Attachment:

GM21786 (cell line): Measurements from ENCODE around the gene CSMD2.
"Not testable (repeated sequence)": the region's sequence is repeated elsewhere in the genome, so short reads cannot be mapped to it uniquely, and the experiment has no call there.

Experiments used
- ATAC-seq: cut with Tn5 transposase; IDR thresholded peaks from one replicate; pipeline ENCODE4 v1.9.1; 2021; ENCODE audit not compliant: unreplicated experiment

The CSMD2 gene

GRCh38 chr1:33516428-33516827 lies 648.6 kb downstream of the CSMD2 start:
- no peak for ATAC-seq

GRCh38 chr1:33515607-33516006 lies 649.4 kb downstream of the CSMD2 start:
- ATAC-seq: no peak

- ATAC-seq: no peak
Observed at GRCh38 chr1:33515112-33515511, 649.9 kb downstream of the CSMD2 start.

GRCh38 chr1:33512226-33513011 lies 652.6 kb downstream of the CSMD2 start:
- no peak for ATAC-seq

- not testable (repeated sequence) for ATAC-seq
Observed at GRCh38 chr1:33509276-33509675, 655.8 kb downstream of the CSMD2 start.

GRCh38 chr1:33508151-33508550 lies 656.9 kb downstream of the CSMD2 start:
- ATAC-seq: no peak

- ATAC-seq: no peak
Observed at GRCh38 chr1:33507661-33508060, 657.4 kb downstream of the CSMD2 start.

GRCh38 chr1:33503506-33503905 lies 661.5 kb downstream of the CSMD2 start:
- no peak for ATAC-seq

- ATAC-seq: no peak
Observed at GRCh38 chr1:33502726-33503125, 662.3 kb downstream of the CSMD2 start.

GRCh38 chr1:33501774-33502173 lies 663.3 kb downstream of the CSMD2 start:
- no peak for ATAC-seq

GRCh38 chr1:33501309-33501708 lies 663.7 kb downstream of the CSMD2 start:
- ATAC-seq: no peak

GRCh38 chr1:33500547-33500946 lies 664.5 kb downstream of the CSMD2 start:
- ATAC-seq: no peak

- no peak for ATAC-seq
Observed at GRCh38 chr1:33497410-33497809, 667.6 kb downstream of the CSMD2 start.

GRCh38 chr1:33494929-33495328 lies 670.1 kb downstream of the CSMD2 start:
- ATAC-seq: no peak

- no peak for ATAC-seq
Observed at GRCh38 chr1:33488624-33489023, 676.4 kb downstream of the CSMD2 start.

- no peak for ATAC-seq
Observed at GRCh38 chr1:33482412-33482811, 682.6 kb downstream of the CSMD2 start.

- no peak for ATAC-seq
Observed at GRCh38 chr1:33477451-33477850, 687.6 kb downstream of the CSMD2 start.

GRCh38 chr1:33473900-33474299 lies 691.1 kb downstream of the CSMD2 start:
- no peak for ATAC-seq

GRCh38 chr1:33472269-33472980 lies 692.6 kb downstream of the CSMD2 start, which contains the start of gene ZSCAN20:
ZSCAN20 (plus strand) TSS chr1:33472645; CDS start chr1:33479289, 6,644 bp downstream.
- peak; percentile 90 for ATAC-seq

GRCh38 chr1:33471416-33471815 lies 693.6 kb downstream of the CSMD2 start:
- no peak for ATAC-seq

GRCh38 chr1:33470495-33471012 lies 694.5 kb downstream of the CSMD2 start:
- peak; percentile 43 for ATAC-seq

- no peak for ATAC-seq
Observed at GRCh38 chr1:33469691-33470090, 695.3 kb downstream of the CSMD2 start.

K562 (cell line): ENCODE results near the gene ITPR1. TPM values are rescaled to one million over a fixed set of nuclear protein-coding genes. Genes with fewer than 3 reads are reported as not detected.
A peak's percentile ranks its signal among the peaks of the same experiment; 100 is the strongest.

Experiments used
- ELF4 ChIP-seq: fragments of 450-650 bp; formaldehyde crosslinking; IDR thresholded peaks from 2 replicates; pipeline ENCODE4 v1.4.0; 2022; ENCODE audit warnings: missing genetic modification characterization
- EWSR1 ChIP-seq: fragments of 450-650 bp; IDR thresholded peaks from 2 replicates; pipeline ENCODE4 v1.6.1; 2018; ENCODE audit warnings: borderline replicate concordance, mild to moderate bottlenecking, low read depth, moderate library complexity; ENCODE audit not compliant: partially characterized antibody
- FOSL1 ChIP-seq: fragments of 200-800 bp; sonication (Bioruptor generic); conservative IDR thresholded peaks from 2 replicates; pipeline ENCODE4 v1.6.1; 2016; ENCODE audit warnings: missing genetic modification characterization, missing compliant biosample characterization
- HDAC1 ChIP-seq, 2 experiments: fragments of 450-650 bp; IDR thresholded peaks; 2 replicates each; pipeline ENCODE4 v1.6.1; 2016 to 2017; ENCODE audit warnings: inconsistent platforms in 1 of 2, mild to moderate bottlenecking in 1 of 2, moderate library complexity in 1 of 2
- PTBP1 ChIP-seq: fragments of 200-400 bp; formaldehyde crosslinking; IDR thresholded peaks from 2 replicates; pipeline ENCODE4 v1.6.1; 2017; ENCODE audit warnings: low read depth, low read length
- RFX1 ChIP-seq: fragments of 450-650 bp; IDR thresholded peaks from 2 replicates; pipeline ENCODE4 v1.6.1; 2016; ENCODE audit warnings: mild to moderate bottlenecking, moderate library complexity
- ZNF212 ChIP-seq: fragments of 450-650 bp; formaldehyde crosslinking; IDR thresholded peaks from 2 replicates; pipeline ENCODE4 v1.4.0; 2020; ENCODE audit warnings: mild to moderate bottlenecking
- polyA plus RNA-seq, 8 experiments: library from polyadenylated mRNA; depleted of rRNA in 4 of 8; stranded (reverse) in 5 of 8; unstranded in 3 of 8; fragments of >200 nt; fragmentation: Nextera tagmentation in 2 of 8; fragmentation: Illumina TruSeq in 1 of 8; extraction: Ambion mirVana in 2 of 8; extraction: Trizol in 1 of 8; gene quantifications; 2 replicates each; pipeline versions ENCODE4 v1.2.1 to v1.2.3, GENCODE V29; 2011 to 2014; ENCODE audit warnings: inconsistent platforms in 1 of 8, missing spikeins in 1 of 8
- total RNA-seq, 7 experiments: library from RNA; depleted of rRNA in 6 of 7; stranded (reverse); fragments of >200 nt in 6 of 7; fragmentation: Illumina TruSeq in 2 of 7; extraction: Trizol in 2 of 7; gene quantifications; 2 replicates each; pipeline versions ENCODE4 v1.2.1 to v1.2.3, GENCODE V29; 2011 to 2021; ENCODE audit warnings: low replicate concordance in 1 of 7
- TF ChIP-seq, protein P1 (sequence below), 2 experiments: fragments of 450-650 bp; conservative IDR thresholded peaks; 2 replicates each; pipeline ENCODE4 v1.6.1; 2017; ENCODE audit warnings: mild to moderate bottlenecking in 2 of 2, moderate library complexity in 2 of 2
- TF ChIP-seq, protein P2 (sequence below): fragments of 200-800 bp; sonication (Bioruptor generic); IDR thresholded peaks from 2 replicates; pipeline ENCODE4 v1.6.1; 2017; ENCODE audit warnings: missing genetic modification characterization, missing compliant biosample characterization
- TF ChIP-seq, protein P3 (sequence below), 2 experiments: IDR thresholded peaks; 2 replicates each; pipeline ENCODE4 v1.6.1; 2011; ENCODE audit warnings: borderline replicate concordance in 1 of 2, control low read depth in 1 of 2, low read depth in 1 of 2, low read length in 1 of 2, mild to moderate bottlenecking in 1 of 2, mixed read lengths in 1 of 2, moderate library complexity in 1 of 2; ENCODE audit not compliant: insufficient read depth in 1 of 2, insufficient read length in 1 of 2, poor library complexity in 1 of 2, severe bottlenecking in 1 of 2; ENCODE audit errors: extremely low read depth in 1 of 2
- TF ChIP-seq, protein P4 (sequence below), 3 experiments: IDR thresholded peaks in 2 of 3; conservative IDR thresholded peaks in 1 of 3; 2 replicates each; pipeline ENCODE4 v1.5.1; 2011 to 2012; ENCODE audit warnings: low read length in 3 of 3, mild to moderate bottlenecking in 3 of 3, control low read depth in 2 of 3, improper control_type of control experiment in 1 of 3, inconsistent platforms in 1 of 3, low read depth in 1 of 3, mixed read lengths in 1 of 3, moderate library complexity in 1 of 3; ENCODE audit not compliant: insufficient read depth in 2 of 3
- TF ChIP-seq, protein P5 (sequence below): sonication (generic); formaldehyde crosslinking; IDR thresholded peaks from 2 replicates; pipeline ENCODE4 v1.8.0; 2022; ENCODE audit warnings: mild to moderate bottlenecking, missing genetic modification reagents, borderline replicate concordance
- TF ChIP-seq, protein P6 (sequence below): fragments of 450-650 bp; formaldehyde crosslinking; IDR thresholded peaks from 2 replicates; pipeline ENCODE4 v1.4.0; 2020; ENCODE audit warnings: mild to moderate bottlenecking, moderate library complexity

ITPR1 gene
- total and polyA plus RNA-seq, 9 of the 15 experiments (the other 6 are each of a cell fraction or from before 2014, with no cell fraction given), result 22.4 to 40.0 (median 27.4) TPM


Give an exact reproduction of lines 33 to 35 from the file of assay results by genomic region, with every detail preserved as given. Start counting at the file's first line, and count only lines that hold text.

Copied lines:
- ATAC-seq: no peak

- no peak for ATAC-seq
Observed at GRCh38 chr1:33488624-33489023, 676.4 kb downstream of the CSMD2 start.